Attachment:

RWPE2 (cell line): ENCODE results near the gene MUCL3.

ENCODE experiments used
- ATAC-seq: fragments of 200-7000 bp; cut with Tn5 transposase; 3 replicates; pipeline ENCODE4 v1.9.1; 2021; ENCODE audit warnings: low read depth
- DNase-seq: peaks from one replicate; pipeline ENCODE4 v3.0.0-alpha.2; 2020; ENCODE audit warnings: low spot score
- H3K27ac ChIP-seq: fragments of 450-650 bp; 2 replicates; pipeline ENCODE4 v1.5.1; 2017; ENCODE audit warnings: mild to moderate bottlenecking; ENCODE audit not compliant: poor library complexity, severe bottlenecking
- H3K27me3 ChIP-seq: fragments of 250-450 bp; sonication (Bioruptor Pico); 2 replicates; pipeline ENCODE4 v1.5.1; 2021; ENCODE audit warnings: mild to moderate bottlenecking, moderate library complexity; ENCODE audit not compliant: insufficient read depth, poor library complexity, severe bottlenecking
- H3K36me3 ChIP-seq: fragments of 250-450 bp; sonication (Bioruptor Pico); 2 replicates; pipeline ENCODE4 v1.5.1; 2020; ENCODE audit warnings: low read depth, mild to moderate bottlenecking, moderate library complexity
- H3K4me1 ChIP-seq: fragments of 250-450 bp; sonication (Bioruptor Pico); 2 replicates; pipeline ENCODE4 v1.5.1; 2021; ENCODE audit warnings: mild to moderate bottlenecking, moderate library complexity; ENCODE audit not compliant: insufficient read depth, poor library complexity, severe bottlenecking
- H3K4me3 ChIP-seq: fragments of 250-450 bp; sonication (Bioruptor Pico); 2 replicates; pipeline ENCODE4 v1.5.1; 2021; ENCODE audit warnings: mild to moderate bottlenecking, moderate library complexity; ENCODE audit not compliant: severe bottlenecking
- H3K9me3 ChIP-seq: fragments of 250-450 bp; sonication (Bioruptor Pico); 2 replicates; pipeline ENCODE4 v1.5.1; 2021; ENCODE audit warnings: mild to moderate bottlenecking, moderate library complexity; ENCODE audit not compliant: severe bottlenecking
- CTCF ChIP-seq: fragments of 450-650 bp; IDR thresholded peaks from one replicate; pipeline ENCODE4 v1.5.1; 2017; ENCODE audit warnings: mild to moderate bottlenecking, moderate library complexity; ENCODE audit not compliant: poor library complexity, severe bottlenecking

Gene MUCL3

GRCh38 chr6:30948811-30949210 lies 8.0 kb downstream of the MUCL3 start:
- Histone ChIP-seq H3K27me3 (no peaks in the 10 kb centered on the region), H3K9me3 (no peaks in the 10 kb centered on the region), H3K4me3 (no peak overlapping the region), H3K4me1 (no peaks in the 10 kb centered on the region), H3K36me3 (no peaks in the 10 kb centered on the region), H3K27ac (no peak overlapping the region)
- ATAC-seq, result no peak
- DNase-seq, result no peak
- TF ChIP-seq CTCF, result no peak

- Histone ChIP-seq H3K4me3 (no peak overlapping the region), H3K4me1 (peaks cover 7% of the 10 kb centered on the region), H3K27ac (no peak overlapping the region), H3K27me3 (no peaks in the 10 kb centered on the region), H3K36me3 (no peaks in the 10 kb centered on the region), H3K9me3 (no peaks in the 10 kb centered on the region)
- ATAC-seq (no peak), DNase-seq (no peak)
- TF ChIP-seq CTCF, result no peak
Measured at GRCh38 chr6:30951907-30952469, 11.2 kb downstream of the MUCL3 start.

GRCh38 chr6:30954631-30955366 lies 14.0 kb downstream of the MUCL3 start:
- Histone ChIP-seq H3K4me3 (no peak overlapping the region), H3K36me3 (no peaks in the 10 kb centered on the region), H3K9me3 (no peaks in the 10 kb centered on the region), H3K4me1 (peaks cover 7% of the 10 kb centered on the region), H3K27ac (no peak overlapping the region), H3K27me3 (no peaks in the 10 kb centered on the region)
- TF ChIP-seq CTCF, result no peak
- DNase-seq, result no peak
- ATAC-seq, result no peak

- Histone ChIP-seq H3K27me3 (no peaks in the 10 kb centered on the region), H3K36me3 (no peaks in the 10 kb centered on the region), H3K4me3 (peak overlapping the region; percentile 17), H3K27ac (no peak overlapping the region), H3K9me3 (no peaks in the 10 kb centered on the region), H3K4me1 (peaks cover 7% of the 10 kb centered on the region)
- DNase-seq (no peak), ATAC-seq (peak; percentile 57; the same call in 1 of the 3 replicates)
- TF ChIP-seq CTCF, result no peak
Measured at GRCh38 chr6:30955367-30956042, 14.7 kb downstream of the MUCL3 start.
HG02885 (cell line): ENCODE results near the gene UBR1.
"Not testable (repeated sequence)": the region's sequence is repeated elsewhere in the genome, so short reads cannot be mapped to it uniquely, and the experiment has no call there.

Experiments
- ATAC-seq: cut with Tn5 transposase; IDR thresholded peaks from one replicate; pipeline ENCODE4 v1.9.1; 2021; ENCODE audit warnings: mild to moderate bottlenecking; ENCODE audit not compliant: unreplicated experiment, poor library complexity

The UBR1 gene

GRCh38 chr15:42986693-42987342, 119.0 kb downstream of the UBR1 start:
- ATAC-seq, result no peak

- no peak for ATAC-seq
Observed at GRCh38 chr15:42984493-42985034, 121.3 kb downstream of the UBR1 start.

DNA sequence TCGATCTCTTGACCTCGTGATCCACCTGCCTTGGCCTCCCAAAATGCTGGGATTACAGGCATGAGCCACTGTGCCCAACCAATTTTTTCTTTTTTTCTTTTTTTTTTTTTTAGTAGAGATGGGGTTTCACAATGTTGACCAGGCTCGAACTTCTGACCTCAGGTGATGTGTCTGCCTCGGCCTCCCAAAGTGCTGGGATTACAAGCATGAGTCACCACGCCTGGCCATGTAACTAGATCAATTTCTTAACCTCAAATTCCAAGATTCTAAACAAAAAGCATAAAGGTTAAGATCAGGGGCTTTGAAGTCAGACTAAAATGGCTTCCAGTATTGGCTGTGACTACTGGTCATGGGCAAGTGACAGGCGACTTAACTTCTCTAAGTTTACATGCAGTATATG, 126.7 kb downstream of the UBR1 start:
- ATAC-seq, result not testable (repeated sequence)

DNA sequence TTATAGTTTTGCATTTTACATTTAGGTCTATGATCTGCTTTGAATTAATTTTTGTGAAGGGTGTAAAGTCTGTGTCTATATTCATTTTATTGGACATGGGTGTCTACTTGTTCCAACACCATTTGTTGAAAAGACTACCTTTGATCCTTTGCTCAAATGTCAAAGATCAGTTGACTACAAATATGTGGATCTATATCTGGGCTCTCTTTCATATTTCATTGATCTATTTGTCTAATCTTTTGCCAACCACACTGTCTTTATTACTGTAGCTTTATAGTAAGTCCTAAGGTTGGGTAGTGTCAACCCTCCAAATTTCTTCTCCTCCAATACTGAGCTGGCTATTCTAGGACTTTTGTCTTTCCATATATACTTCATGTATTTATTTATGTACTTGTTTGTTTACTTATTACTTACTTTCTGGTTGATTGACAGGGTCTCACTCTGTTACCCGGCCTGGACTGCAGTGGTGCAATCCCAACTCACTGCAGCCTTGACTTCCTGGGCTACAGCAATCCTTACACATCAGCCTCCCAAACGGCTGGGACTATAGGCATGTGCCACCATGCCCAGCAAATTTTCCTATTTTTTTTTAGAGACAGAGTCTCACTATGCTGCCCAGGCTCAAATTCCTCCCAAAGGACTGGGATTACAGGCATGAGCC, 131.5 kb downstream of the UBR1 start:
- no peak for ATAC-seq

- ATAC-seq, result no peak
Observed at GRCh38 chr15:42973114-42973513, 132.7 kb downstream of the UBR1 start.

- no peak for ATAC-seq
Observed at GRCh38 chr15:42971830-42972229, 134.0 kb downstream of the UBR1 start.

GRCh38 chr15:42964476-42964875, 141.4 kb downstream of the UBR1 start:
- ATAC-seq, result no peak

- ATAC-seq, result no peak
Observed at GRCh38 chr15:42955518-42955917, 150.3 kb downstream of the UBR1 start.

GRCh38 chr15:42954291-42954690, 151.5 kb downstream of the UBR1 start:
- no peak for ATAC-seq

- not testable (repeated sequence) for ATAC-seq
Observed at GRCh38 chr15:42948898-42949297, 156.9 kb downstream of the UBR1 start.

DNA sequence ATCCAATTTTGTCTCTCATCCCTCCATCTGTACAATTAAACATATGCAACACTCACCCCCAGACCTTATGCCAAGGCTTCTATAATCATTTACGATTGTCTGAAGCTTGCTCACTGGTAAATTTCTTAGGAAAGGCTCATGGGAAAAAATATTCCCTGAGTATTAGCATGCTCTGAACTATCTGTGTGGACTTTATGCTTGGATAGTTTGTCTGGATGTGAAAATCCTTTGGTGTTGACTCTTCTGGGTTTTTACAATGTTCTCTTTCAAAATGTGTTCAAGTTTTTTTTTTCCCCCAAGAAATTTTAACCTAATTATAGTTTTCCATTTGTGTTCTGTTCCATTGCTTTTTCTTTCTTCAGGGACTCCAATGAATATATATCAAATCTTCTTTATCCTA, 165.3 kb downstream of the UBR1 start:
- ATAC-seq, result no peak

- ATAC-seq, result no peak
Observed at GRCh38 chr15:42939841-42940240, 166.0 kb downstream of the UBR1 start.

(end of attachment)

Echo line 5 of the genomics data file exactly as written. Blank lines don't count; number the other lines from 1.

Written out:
- H3K27ac ChIP-seq: fragments of 450-650 bp; 2 replicates; pipeline ENCODE4 v1.5.1; 2017; ENCODE audit warnings: mild to moderate bottlenecking; ENCODE audit not compliant: poor library complexity, severe bottlenecking